Think meaning

thĭngk
To use the mind in a certain way.

He thinks just like you do—always worrying.

verb
7
1
The definition of think is to have an idea or belief about something, or to use your brain to consider or judge, or to state something more politely.

When you believe that the sky is blue, this is an example of when you think the sky is blue.

When you pause to consider your position on an issue, this is an example of when you think about the issue.

If you believe someone is wrong but you want to say so nicely, this is an example of when you could say "I think you are wrong."

verb
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2
To have or formulate in the mind.

Think the happiest thought you can think.

verb
3
1
To have care or consideration.

Think first of the ones you love.

verb
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0
Requiring much thought to create or assimilate.

A think book.

adjective
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To have a belief, supposition, or opinion.

He thinks of himself as a wit. It's later than you think.

verb
1
1
To bring into a given condition by mental preoccupation.

He thought himself into a panic over the impending examination.

verb
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To exercise the power of reason, as by conceiving ideas, drawing inferences, and using judgment.

My cold made it difficult to think.

verb
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To consider or weigh an idea.

They are thinking about moving.

verb
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The act or an instance of deliberate or extended thinking; a meditation.
noun
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To form or have in the mind; conceive.

Thinking good thoughts.

verb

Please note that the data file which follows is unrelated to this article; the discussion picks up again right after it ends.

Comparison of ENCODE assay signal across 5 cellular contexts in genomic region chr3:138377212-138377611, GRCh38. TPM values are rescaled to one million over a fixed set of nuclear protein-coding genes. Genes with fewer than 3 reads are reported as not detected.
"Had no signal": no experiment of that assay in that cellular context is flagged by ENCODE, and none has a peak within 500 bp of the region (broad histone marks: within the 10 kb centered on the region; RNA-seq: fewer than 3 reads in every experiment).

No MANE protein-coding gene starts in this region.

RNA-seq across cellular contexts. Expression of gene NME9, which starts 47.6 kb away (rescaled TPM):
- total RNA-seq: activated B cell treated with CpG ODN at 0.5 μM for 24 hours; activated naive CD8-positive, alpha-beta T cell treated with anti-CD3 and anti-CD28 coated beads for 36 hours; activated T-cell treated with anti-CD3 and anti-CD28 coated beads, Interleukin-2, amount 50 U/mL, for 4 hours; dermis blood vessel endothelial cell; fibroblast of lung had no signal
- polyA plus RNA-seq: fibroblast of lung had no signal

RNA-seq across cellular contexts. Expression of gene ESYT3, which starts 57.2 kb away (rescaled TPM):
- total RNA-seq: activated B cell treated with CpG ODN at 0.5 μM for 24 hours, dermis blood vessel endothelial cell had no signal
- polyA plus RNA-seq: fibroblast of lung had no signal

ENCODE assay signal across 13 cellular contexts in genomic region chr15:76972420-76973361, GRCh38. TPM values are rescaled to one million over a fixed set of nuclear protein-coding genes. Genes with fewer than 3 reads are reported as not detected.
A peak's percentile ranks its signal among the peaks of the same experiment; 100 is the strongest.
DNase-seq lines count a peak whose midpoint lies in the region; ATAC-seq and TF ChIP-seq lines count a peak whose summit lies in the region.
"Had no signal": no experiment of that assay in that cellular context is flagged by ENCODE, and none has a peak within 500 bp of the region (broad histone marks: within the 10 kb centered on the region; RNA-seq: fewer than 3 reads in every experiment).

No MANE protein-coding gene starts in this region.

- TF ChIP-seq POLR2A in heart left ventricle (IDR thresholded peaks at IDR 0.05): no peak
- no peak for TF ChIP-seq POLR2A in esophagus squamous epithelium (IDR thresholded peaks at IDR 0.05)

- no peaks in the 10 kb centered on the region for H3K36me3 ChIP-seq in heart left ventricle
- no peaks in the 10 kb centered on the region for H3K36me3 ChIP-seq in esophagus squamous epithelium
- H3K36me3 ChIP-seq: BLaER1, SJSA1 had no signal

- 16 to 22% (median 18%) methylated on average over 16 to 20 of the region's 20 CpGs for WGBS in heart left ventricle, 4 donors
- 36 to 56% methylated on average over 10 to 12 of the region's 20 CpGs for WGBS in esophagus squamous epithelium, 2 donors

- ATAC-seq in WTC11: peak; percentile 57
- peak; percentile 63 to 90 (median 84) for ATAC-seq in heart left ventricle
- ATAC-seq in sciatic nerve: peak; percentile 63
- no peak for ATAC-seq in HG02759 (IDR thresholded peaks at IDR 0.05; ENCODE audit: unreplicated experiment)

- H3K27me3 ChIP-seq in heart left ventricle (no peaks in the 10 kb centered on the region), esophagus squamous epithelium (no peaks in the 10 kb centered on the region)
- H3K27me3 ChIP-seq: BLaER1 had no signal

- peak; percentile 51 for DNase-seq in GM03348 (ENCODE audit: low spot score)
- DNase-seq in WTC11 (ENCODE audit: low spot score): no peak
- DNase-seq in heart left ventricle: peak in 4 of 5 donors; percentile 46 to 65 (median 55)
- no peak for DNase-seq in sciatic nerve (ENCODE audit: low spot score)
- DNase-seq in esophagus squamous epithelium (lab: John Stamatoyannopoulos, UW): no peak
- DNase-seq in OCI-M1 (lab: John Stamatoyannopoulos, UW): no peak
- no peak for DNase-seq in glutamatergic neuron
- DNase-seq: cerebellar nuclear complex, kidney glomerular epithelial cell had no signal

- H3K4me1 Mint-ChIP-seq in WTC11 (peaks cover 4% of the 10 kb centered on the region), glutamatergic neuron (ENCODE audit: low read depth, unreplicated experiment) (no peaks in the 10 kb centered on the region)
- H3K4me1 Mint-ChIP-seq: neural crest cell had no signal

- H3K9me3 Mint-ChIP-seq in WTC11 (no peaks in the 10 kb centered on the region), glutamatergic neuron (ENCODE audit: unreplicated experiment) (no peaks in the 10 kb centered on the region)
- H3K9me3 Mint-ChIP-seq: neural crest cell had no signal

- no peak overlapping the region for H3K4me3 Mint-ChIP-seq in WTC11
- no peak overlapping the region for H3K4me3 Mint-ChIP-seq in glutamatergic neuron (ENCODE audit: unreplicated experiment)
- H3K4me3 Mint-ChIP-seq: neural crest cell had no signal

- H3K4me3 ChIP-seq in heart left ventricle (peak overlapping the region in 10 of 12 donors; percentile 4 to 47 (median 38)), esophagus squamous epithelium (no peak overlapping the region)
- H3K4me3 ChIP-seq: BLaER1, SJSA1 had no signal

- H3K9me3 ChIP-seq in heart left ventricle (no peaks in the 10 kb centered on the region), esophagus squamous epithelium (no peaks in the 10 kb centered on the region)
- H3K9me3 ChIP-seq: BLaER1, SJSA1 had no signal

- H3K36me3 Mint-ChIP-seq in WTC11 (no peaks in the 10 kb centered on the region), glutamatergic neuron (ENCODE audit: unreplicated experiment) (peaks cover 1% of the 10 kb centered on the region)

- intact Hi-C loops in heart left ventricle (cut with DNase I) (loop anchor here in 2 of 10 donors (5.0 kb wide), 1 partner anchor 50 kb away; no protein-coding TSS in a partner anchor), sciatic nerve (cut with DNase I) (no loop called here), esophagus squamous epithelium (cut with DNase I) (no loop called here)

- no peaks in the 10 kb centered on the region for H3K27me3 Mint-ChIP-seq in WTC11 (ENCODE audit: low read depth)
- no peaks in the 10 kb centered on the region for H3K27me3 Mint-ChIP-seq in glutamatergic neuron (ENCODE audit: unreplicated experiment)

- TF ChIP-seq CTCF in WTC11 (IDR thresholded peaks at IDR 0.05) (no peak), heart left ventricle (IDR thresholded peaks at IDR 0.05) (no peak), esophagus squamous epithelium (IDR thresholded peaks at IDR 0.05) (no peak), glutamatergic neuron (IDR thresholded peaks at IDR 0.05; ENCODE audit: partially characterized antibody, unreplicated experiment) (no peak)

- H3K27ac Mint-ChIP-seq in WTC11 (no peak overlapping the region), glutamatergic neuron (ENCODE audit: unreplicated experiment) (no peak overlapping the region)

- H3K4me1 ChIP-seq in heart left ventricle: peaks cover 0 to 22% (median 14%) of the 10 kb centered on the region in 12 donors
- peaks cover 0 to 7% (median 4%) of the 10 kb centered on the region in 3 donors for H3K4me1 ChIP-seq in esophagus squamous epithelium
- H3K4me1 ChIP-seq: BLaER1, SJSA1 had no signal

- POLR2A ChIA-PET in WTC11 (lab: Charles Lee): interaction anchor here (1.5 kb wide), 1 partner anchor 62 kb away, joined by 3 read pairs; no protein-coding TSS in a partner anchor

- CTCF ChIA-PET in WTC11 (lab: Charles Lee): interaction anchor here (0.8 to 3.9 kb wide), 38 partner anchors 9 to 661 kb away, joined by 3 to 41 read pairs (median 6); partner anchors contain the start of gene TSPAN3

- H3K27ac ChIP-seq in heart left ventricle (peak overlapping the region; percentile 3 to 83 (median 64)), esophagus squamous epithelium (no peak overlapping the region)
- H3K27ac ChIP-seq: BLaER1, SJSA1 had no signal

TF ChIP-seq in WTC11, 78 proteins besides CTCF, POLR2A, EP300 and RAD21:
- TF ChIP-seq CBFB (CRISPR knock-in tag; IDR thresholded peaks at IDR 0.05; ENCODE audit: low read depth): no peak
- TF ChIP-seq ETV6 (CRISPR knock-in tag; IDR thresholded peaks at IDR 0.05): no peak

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To hold in one's opinion; judge; consider.

Many think her charming.

verb
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To believe; surmise; expect.

They think they can come.

verb
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To determine, resolve, work out, etc. by reasoning.

Think what your next move should be.

verb
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(now rare) To purpose; intend.

Thinking to do right.

verb
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To have the mind turned steadily toward; have constantly in mind.

Think success.

verb
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To use the mind for arriving at conclusions, making decisions, drawing inferences, etc.; reflect; reason.

Learn to think.

verb
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To have an opinion, belief, expectation, etc.

I just think so.

verb
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To weigh something mentally; reflect.

Think before you act.

verb
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To call to mind; recall; remember.
verb
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To have an opinion, judgment, etc.
verb
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To allow oneself to consider.
verb
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To have regard for; consider the welfare of.
verb
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To discover or invent; conceive (of)
verb
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(informal) The act of thinking.

Give it a good think.

noun
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(slang) Having to do with thinking.
adjective
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To seem.
verb impersonal
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A pattern or manner of thinking.

Groupthink.

affix
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To ponder, to go over in one's head.

Idly, the detective thought what his next move should be.

verb
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(intransitive) To communicate to oneself in one's mind, to try to find a solution to a problem.

I thought for three hours about the problem and still couldn't find the solution.

verb
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(intransitive) To conceive of something or someone (usually followed by of; infrequently, by on).

I tend to think of her as rather ugly.

verb
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To be of the opinion (that).

I think she is pretty, contrary to most people.

verb
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To guess; to reckon.